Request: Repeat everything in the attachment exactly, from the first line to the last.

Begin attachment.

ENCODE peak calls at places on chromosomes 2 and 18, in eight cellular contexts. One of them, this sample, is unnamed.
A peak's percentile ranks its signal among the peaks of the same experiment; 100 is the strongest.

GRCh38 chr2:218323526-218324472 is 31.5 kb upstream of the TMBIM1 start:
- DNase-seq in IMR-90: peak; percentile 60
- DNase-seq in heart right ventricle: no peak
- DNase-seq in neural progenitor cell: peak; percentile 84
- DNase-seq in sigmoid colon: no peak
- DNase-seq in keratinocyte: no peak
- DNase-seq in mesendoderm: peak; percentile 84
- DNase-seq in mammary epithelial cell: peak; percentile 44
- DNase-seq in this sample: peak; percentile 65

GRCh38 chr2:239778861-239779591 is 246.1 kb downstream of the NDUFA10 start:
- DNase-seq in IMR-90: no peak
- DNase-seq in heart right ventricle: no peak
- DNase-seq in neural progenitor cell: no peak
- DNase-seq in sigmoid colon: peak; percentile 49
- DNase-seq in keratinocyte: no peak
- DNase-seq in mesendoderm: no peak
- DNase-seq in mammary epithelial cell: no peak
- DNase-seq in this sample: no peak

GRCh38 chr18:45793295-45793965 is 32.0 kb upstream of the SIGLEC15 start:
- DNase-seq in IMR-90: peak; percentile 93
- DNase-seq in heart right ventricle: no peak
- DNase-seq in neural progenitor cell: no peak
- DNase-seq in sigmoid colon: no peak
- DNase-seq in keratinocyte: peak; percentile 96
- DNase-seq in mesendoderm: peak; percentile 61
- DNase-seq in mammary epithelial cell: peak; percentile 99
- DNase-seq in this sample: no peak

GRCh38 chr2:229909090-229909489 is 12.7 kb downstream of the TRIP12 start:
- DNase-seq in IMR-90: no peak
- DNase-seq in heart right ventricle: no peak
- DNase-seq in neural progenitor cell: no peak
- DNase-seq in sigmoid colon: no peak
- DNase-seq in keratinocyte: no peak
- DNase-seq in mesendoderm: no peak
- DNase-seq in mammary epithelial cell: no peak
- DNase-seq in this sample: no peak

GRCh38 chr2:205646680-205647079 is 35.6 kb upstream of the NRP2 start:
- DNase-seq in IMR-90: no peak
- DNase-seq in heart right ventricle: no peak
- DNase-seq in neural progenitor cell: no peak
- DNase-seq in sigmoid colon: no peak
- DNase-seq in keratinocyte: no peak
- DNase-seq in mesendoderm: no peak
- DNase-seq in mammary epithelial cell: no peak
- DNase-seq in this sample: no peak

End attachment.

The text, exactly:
ENCODE peak calls at places on chromosomes 2 and 18, in eight cellular contexts. One of them, this sample, is unnamed.
A peak's percentile ranks its signal among the peaks of the same experiment; 100 is the strongest.

GRCh38 chr2:218323526-218324472 is 31.5 kb upstream of the TMBIM1 start:
- DNase-seq in IMR-90: peak; percentile 60
- DNase-seq in heart right ventricle: no peak
- DNase-seq in neural progenitor cell: peak; percentile 84
- DNase-seq in sigmoid colon: no peak
- DNase-seq in keratinocyte: no peak
- DNase-seq in mesendoderm: peak; percentile 84
- DNase-seq in mammary epithelial cell: peak; percentile 44
- DNase-seq in this sample: peak; percentile 65

GRCh38 chr2:239778861-239779591 is 246.1 kb downstream of the NDUFA10 start:
- DNase-seq in IMR-90: no peak
- DNase-seq in heart right ventricle: no peak
- DNase-seq in neural progenitor cell: no peak
- DNase-seq in sigmoid colon: peak; percentile 49
- DNase-seq in keratinocyte: no peak
- DNase-seq in mesendoderm: no peak
- DNase-seq in mammary epithelial cell: no peak
- DNase-seq in this sample: no peak

GRCh38 chr18:45793295-45793965 is 32.0 kb upstream of the SIGLEC15 start:
- DNase-seq in IMR-90: peak; percentile 93
- DNase-seq in heart right ventricle: no peak
- DNase-seq in neural progenitor cell: no peak
- DNase-seq in sigmoid colon: no peak
- DNase-seq in keratinocyte: peak; percentile 96
- DNase-seq in mesendoderm: peak; percentile 61
- DNase-seq in mammary epithelial cell: peak; percentile 99
- DNase-seq in this sample: no peak

GRCh38 chr2:229909090-229909489 is 12.7 kb downstream of the TRIP12 start:
- DNase-seq in IMR-90: no peak
- DNase-seq in heart right ventricle: no peak
- DNase-seq in neural progenitor cell: no peak
- DNase-seq in sigmoid colon: no peak
- DNase-seq in keratinocyte: no peak
- DNase-seq in mesendoderm: no peak
- DNase-seq in mammary epithelial cell: no peak
- DNase-seq in this sample: no peak

GRCh38 chr2:205646680-205647079 is 35.6 kb upstream of the NRP2 start:
- DNase-seq in IMR-90: no peak
- DNase-seq in heart right ventricle: no peak
- DNase-seq in neural progenitor cell: no peak
- DNase-seq in sigmoid colon: no peak
- DNase-seq in keratinocyte: no peak
- DNase-seq in mesendoderm: no peak
- DNase-seq in mammary epithelial cell: no peak
- DNase-seq in this sample: no peak